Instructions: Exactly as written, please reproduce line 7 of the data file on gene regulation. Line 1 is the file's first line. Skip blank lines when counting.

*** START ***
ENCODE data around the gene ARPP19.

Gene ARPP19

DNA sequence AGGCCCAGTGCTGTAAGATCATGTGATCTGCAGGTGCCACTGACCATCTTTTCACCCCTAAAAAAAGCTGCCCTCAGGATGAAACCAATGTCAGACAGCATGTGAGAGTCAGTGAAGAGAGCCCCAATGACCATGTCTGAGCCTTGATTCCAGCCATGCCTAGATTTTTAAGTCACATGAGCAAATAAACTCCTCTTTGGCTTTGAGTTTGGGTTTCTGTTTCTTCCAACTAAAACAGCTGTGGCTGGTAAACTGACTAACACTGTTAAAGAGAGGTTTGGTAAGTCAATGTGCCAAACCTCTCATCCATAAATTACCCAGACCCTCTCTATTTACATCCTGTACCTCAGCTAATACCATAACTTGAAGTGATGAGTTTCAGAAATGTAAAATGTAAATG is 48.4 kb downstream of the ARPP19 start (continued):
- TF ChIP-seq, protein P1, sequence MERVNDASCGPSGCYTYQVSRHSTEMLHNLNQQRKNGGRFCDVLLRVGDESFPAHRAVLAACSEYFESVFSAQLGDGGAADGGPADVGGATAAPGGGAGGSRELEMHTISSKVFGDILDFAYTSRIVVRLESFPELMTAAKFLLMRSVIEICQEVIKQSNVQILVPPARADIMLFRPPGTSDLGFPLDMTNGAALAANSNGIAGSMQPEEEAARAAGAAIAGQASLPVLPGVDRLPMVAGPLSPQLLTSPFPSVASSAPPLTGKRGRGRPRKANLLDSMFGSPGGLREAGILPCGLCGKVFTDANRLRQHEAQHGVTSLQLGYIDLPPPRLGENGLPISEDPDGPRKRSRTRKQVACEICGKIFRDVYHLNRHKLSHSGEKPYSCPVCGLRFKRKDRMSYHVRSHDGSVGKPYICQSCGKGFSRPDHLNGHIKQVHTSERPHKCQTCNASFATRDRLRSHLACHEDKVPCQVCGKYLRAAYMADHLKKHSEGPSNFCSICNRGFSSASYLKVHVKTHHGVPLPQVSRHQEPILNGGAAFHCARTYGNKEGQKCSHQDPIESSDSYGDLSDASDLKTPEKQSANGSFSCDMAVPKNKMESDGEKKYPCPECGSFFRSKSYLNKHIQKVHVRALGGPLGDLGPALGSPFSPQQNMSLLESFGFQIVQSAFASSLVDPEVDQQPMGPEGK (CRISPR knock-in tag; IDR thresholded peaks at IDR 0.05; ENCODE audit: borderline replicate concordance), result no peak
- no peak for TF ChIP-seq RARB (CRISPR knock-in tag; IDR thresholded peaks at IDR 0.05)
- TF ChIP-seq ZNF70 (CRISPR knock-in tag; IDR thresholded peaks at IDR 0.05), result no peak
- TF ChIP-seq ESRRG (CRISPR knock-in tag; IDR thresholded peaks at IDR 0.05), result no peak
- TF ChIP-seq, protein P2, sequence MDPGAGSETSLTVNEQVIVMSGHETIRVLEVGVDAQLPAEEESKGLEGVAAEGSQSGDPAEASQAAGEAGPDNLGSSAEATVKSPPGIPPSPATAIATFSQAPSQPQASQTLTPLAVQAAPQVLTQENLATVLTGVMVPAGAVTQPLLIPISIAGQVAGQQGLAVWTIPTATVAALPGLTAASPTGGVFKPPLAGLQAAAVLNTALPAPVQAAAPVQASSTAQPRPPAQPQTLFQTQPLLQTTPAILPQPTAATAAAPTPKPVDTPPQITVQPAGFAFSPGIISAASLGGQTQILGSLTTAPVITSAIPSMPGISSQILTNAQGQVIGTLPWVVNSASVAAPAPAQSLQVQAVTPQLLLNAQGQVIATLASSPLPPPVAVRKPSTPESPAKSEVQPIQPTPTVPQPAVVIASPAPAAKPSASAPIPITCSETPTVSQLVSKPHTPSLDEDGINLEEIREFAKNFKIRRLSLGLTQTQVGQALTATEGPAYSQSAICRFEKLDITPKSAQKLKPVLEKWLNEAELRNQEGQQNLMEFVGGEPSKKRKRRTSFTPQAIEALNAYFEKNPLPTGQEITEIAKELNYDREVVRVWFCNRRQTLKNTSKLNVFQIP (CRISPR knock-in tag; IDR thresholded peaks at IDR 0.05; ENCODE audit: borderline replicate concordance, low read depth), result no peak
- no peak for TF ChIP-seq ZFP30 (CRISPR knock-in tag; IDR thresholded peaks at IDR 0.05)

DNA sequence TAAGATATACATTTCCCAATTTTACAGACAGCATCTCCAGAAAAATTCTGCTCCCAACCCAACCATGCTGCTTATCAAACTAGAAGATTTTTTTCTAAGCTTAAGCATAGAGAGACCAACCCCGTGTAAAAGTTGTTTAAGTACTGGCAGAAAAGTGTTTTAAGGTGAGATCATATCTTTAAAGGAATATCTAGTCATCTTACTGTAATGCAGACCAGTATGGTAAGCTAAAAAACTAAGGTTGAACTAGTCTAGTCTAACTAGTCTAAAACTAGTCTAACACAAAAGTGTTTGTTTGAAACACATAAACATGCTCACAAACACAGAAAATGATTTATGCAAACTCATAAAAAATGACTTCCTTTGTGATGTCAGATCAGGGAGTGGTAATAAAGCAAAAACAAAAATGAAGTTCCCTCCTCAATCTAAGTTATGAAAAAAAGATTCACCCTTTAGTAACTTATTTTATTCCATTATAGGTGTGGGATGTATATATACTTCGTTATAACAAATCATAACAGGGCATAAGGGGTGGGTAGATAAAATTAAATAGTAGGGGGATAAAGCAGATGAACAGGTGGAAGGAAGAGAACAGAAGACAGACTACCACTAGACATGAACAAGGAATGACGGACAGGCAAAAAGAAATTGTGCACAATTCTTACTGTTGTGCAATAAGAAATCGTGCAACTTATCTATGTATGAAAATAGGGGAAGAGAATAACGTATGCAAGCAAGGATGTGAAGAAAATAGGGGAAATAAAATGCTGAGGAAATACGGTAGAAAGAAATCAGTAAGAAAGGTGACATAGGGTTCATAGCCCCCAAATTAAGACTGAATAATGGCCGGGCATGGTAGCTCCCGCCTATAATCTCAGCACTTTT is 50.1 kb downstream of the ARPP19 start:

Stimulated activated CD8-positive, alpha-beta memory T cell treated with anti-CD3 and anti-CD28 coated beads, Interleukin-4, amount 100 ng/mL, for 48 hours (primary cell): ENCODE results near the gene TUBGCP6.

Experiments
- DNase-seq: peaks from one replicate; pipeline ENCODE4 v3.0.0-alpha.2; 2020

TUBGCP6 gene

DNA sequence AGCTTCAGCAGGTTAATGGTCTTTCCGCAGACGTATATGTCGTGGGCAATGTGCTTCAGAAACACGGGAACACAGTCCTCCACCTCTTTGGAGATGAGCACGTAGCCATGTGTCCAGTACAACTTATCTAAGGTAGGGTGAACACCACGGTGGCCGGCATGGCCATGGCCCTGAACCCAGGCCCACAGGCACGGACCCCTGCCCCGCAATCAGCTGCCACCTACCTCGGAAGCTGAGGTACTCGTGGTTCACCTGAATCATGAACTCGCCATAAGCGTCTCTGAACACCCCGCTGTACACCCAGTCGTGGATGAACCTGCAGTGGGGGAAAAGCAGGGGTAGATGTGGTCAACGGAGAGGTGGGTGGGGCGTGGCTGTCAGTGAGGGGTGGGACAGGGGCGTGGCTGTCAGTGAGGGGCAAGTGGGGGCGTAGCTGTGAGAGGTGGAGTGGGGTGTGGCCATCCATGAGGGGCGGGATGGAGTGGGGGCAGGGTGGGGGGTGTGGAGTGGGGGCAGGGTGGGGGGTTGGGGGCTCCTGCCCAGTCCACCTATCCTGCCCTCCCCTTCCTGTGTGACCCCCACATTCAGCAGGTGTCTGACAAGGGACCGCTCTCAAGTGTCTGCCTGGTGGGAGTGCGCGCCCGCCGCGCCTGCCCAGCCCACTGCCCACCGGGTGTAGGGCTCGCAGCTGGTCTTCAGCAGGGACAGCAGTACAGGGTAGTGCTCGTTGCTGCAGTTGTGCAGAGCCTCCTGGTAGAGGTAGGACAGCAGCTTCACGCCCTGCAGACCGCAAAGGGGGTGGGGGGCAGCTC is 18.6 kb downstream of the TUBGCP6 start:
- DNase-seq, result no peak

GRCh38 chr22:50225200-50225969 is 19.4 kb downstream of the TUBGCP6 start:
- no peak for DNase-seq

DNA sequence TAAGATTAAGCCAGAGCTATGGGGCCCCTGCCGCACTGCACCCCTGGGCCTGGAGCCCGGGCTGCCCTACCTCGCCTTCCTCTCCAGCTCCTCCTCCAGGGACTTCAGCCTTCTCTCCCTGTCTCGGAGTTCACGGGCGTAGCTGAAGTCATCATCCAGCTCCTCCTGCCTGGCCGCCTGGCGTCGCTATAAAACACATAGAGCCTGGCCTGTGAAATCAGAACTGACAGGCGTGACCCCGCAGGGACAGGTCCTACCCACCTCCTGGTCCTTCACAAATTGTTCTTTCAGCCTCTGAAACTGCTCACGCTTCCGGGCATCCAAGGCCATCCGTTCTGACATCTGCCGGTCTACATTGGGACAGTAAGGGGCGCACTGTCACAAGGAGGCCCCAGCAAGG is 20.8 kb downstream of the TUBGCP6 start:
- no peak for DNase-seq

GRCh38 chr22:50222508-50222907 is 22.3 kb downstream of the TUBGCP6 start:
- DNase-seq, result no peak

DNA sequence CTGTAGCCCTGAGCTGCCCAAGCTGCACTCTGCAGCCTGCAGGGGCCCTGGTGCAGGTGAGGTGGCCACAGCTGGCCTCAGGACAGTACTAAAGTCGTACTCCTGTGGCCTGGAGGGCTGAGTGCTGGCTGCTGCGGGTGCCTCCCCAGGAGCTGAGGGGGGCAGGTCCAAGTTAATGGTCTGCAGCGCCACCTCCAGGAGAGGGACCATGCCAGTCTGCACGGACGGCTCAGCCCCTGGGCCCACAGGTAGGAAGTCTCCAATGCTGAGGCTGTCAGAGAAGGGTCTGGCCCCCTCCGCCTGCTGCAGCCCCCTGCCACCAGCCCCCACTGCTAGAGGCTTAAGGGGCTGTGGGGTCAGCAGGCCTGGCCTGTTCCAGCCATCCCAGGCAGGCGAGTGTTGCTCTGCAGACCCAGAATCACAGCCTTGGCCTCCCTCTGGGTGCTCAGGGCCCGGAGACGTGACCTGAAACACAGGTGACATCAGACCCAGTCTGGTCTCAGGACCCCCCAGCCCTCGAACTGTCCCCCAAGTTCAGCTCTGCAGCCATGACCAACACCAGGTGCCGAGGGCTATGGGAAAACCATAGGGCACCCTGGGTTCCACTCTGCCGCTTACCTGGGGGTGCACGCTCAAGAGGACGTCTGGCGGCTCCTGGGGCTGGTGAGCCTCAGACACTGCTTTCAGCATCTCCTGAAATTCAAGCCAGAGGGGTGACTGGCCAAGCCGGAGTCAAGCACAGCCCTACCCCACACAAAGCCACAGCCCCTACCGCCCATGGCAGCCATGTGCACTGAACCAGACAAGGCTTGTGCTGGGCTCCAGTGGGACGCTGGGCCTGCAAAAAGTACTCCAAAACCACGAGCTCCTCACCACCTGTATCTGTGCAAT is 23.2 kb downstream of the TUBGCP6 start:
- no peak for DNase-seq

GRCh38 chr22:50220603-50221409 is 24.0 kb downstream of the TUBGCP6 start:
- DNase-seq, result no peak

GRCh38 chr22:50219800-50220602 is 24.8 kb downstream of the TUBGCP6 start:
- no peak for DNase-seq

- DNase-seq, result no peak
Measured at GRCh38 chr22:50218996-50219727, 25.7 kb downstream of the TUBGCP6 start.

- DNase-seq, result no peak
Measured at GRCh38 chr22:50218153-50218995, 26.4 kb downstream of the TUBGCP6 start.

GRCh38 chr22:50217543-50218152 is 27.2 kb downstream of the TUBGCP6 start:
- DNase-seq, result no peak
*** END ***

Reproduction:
- TF ChIP-seq ESRRG (CRISPR knock-in tag; IDR thresholded peaks at IDR 0.05), result no peak